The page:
Russia’s bookmakers one signature away from Worst. Year. Ever.


Russia’s bookmakers are now only a presidential signature away from setting up 2021 to be their Worst. Year. Ever.   

On Christmas Day, the upper house of Russia’s legislature gave its approval to plans for a dramatic upheaval of the domestic betting industry. The Federation Council’s vote came just two days after Duma deputies overwhelmingly demonstrated their support by rushing through the bill’s required second and third readings on the same day, despite the Ministry of Finance suggesting an additional month of stakeholder consultation.  

The legislation envisions a sweeping overhaul of Russia’s current market, including requiring local bookmakers to ante up 1.5% of turnover to the Russian sports federation on whose match a bet was made. A single centralized hub for online betting payments, run by an as-yet-unspecified private company, will be responsible for deducting this 1.5% at source. 

The bill also calls for the creation of a new Unified Gambling Regulator that will report to Rosimushchestvo, the Federal Agency for State Property Management. The two existing industry Self-Regulatory Associations (SROs) – which previously operated two separate payment hubs for their respective members – will be phased out. 

The legislation now requires only the signature of President Vladimir Putin to become law, and since Putin has already signalled his support for making bookmakers shoulder greater responsibility for sports funding, this appears to be a done deal.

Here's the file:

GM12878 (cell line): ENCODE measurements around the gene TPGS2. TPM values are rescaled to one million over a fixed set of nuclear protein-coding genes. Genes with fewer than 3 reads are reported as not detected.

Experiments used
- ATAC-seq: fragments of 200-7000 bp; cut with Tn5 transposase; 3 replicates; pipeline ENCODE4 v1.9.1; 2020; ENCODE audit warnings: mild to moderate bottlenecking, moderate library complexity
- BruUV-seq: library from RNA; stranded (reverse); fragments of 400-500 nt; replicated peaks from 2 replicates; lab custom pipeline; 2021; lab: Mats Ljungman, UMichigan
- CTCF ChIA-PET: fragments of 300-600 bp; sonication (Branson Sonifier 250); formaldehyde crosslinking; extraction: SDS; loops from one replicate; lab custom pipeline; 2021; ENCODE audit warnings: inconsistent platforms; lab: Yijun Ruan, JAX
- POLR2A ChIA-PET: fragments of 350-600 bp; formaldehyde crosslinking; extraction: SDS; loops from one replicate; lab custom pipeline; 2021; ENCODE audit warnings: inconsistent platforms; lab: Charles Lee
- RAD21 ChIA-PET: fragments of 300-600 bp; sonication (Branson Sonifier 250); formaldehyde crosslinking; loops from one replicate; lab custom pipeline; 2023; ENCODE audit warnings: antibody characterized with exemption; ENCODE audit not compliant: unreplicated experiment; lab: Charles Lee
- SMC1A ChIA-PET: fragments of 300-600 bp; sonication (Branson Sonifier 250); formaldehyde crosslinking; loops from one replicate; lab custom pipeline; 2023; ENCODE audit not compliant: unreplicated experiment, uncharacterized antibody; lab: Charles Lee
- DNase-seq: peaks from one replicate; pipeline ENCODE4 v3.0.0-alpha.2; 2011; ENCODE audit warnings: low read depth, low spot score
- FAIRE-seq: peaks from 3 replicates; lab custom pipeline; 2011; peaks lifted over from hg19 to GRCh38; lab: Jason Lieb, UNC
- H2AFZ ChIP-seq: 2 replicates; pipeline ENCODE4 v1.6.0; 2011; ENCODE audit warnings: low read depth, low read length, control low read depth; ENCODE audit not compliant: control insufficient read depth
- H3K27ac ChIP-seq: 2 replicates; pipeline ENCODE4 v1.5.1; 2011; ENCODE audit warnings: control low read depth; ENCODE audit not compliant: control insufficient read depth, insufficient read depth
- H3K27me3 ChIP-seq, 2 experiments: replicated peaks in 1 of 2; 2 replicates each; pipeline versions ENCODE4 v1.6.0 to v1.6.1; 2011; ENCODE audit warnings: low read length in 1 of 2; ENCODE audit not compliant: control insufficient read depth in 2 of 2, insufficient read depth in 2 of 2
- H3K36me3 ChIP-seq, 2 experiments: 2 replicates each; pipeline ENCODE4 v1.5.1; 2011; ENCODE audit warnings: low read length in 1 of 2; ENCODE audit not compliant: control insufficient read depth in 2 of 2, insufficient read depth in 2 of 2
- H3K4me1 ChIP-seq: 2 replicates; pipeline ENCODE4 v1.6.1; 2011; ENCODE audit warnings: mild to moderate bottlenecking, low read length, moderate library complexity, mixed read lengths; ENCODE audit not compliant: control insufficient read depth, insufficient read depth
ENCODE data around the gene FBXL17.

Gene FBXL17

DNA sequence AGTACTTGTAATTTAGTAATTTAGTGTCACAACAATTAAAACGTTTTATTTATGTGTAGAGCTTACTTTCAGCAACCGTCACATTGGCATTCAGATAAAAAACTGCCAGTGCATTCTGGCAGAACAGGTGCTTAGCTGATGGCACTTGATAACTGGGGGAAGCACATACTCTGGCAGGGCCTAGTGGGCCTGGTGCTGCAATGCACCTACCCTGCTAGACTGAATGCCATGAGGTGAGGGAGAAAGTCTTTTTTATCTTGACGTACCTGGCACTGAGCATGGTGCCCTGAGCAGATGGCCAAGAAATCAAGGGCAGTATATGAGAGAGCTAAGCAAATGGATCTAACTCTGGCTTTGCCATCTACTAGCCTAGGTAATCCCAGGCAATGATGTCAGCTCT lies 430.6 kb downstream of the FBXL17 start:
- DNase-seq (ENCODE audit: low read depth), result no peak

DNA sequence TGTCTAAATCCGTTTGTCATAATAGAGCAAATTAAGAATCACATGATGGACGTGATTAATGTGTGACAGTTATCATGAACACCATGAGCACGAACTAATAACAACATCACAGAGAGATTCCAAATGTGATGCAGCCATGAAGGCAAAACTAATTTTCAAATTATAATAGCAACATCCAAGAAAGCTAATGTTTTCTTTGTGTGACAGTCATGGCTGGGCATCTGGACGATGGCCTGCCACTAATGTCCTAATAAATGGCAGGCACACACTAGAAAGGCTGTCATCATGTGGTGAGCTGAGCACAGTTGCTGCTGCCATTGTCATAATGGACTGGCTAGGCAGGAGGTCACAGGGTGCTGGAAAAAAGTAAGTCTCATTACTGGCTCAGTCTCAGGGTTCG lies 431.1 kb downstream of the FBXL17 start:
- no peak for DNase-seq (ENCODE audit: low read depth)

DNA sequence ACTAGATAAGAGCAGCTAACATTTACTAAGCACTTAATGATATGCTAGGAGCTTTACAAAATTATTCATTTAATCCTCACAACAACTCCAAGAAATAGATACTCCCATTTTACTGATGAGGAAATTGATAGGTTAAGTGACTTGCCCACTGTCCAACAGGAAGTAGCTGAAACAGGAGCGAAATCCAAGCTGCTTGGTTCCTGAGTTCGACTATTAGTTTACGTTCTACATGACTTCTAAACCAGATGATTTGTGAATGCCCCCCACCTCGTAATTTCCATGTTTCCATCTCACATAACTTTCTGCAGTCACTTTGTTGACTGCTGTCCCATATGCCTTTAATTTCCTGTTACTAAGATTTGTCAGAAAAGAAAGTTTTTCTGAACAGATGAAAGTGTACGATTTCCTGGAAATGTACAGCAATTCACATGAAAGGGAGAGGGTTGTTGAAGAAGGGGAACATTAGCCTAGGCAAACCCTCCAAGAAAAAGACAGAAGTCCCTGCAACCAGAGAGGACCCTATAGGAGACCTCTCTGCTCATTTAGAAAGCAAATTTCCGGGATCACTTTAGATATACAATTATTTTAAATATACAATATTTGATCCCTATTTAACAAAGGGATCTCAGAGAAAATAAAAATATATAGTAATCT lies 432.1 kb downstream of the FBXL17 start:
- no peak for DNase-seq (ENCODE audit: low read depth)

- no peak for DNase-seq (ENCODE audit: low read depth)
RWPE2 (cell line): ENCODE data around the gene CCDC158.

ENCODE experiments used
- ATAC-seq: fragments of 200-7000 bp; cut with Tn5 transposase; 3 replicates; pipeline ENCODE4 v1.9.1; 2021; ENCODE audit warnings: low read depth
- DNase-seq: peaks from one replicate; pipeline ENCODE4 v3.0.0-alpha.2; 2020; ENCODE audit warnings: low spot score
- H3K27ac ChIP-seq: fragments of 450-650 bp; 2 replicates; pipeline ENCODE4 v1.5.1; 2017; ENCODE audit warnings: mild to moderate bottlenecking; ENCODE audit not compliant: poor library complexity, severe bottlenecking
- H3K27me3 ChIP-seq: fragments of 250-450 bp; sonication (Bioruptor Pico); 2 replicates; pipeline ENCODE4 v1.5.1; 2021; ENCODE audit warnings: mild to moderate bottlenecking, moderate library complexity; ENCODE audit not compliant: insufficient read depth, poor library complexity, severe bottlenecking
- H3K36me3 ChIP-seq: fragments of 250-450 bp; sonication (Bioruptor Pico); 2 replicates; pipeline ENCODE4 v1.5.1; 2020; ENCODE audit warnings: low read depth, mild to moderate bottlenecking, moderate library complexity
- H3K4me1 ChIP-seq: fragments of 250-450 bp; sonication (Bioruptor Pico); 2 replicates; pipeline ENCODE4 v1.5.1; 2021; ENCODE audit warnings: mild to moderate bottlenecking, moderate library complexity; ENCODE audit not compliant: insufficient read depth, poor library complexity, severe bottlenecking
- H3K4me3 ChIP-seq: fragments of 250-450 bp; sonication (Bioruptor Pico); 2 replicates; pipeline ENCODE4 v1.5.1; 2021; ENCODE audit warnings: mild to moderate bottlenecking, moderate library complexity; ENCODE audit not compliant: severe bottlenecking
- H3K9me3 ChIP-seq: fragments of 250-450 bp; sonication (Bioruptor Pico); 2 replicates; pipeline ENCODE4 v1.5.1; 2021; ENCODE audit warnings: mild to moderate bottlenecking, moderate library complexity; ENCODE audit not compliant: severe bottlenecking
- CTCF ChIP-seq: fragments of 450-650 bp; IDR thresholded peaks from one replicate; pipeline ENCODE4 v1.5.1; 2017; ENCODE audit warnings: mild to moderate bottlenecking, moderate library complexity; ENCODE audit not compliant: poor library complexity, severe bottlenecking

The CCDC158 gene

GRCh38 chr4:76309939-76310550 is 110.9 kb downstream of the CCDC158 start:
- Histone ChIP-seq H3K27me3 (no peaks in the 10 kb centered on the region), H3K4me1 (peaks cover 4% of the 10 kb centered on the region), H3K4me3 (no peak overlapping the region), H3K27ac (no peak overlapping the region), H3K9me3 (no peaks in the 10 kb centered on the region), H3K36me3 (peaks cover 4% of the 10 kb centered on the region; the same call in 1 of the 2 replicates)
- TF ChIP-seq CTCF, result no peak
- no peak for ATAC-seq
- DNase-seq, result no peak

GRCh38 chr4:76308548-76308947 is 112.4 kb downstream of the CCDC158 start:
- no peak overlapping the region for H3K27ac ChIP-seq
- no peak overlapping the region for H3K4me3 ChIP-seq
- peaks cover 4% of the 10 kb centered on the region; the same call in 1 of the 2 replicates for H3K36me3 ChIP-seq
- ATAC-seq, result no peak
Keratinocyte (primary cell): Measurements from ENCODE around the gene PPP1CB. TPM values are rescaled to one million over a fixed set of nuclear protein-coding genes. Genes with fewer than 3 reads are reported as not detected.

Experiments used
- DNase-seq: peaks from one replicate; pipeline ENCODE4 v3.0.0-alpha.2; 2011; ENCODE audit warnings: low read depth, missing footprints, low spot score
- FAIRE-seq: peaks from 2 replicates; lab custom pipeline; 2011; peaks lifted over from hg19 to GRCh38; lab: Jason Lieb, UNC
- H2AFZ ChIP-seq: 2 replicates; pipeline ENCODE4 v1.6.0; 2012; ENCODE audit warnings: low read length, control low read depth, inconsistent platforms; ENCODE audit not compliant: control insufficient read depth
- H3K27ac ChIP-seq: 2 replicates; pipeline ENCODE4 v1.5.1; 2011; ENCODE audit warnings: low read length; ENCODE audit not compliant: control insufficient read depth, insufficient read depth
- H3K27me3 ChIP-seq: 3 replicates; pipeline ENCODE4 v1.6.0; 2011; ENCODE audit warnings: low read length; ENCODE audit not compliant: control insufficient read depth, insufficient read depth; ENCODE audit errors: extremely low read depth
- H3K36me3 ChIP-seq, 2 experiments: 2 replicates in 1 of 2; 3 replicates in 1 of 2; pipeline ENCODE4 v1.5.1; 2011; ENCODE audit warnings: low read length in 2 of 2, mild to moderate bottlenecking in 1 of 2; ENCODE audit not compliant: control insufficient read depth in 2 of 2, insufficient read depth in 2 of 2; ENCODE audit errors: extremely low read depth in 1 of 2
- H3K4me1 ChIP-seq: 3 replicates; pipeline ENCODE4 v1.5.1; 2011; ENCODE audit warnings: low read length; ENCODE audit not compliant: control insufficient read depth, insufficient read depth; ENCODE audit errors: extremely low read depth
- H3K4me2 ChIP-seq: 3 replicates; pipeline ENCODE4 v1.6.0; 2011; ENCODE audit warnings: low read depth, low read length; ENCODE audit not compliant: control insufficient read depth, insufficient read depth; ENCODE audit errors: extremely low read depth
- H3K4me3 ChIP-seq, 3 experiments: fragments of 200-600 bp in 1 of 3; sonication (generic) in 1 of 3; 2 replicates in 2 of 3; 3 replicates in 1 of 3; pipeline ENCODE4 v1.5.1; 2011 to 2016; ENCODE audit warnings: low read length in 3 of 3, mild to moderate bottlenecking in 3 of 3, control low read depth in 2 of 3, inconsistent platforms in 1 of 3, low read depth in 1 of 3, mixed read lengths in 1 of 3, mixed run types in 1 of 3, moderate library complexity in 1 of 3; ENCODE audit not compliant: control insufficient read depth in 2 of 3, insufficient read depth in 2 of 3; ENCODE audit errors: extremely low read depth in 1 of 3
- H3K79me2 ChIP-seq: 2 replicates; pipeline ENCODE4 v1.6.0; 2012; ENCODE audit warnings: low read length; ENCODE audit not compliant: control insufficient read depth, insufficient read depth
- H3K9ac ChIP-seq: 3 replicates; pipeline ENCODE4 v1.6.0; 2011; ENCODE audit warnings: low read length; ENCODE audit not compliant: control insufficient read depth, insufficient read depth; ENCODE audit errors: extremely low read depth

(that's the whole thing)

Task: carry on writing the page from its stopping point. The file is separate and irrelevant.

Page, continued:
Once the bill is signed – presumably any day now – and officially published, its rules will take effect 270 days later, so basically at the end of September 2021. Any bookmaker that declines to connect to the new single payment hub will be prohibited from taking bets from Russian punters.

Initially, Russian bookmakers were very vocal in their opposition to the proposed changes, but these protests dissipated over the past couple weeks as it became clear that the government’s preferred course of action was fixed long before the bill was introduced. 

The past few years saw Russian-licensed operators slowly chipping away at the majority market share held by internationally licensed betting sites, which unlike Russian operators can also offer non-betting products such as casino and poker games. 

Expectations are that this trend will now reverse itself, as Russian-licensed sites are forced to pass on at least some of their new costs to bettors, giving the latter extra motivation to seek out better value via international options. This trend is also expected to result in even more of Russia’s smaller betting licensees shutting their digital doors.

Bookmakers have also indicated that they will likely cease offering betting markets on all but the largest Russian sports, based on rules requiring minimum quarterly payments to each federation. The net result will likely be less funding for Russian sports, in other words, the exact opposite of the government’s stated aims. 

In somewhat related news, Russia’s Ministry of Finance has clarified its previously murky stance on whether Russian betting operators could legally accept wagers on matches not involving Russian sports federations. 

When the Ministry issued its initial guidance, bookmakers were confused as to whether or not it prohibited them from taking wagers on such events as English Premier League football. Some bookmakers went as far as to pull international sports markets from their sites until some regulatory clarity was forthcoming. 

The Ministry has now reassured bookies that they can offer markets on international sports provided that the organizer of those matches – defined as either a federation such as the EPL or a more hands-on body such as the UFC which is responsible for promoting its own contests – lists information regarding the events on its official website.